"bodySize": 0

Let’s generate some traffic so our Grafana dashboard has some data:

blog-traffic-mirror % while true; do; curl; sleep 3; done &

After the above command executes for a bit, find the Kuma Service dashboard in Grafana and select mockbin_myblog_svc_3000 from the “Service” dropdown. You should see data in the Incoming and Outgoing panels:


Next, let’s check version 2 of the mockbin service and make sure no traffic is flowing to that service. Select mockbin-v2_myblog_svc_3000 from the “Service” dropdown:


Now that we have determined no traffic is flowing to version 2, let’s mirror the traffic there:

blog-traffic-mirror % kubectl apply -f traffic-mirror.yaml

Wait for a bit and you should start seeing inbound traffic flowing on the mockbin-v2_myblog_svc_3000 service:

Let’s look at the Kuma policy we just applied. The Kuma policy we applied is of type “ProxyTemplate”. A ProxyTemplate allows custom policy to be applied directly to Envoy. This is a powerful feature in Kuma which allows the user to send Envoy configuration directly from Kuma. The below snippet says to apply the ProxyTemplate to the “mockbin_myblog_svc_3000” service.

apiVersion: kuma.io/v1alpha1
kind: ProxyTemplate
mesh: default
  name: traffic-mirror
    - match:
        kuma.io/service: mockbin_myblog_svc_3000

The below snippet patches the Envoy HTTP Connection Manager by matching certain criteria. In this case, the criteria is an inbound network filter of type “envoy.filters.network.http_connection_manager” tagged with kuma.io/service: mockbin_myblog_svc_3000.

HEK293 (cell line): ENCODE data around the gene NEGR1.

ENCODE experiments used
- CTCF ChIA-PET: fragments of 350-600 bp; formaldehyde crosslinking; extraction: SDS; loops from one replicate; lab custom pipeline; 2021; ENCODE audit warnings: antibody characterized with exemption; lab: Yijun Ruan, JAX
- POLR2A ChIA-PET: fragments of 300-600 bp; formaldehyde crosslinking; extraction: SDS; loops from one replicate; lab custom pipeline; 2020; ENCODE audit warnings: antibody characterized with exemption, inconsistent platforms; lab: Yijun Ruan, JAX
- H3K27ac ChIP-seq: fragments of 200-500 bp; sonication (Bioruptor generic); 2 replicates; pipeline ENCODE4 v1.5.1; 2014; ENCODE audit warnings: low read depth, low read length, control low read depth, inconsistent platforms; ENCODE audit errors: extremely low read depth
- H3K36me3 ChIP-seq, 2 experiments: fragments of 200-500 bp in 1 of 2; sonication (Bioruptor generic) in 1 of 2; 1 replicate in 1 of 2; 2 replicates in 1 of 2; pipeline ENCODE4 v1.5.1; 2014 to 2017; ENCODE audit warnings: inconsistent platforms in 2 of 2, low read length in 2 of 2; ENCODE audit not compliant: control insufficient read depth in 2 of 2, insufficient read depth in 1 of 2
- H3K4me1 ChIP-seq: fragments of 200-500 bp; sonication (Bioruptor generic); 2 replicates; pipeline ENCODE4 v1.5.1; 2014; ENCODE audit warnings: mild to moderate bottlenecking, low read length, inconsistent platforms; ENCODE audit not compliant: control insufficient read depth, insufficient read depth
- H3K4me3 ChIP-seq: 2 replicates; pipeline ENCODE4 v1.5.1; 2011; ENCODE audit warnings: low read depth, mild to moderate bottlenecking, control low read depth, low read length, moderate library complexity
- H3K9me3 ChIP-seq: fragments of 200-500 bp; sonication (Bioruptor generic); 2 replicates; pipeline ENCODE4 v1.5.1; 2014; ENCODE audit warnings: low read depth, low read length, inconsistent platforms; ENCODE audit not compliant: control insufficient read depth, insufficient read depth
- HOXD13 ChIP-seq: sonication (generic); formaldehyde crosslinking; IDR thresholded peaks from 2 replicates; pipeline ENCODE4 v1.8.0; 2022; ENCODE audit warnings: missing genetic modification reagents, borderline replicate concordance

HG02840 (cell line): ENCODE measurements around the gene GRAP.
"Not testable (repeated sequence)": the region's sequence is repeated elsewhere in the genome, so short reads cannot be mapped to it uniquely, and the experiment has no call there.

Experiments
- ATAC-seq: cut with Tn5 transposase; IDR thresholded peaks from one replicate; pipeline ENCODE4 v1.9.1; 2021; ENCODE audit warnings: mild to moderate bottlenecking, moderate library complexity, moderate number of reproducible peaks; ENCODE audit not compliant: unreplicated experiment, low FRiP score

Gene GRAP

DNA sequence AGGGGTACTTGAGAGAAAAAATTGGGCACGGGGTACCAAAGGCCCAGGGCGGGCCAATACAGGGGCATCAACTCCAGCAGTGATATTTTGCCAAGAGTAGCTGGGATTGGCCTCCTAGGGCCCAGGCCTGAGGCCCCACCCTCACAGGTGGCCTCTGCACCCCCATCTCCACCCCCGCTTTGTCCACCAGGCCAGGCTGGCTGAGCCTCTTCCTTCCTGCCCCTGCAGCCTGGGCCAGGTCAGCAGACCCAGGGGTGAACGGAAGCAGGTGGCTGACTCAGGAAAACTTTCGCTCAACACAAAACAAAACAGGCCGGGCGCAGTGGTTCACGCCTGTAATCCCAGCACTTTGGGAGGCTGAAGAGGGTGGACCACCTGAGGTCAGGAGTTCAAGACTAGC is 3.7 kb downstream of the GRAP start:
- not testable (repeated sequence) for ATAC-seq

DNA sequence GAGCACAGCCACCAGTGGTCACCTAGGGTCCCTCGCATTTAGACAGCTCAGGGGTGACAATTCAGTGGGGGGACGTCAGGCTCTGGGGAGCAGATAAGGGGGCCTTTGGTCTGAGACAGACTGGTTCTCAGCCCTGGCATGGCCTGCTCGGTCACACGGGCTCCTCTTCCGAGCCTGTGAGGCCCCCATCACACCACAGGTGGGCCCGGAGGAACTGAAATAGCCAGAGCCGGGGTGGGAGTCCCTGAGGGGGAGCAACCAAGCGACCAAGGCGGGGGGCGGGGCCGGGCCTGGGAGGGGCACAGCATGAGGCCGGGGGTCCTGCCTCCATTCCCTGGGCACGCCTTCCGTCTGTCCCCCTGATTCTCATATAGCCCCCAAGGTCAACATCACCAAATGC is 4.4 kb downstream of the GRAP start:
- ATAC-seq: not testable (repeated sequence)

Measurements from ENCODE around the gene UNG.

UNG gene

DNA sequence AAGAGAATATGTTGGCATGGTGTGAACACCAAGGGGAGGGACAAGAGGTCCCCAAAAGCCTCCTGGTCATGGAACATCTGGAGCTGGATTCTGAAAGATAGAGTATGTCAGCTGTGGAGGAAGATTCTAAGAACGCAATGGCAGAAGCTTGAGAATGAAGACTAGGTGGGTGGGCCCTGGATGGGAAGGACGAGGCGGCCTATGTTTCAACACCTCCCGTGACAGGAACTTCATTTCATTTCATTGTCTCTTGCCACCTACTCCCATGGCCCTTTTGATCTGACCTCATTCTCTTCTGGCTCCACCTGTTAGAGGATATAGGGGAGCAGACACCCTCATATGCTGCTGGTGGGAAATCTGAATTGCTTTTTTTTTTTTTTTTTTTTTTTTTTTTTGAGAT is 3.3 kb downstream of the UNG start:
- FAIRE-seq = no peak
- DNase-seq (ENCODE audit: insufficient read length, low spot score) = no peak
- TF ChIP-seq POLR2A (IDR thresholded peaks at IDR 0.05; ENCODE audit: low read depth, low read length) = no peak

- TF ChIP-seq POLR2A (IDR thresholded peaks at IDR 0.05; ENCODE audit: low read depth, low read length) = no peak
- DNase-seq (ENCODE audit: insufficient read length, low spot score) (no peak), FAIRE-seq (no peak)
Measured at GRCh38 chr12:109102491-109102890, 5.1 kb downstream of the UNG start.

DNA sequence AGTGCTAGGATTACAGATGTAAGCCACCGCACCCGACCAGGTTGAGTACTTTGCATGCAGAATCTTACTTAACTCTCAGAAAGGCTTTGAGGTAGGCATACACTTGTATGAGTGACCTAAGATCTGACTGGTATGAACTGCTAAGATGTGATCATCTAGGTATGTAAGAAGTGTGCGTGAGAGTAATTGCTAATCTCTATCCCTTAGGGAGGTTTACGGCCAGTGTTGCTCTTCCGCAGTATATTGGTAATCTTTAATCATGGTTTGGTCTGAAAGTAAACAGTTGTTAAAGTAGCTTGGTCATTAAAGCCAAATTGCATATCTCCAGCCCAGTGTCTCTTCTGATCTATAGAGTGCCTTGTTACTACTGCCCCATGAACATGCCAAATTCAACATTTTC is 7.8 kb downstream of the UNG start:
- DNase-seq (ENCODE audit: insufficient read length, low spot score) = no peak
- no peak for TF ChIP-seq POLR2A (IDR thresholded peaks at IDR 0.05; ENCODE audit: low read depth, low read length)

- default-proxy
    - networkFilter:
        operation: patch
          name: envoy.filters.network.http_connection_manager
          origin: inbound
            kuma.io/service: mockbin_myblog_svc_3000

Once Kuma finds the matches network filter, it applies the below value which will create a route in Envoy. The route defines a virtual host that sends traffic coming from domain “mockbin.myblog.svc.3000.mesh” with path “/requests” to the local Envoy “cluster”, i.e. localhost:3000. For more information on route matching in Envoy, see here.

In order to send traffic to version 2 of the mockbin service, we need to set an option on the Envoy route called “request_mirror_policies”. The request_mirror_policies option tells Envoy to send a configurable amount of traffic to the “mockbin-v2_myblog_svc_3000” cluster. In this example, we send 100% of the traffic. Envoy will not return the response from version 2 to the calling service which allows us to safely run development code in production:

        value: |
          name: envoy.filters.network.http_connection_manager
            "@type": type.googleapis.com/envoy.extensions.filters.network.http_connection_manager.v3.HttpConnectionManager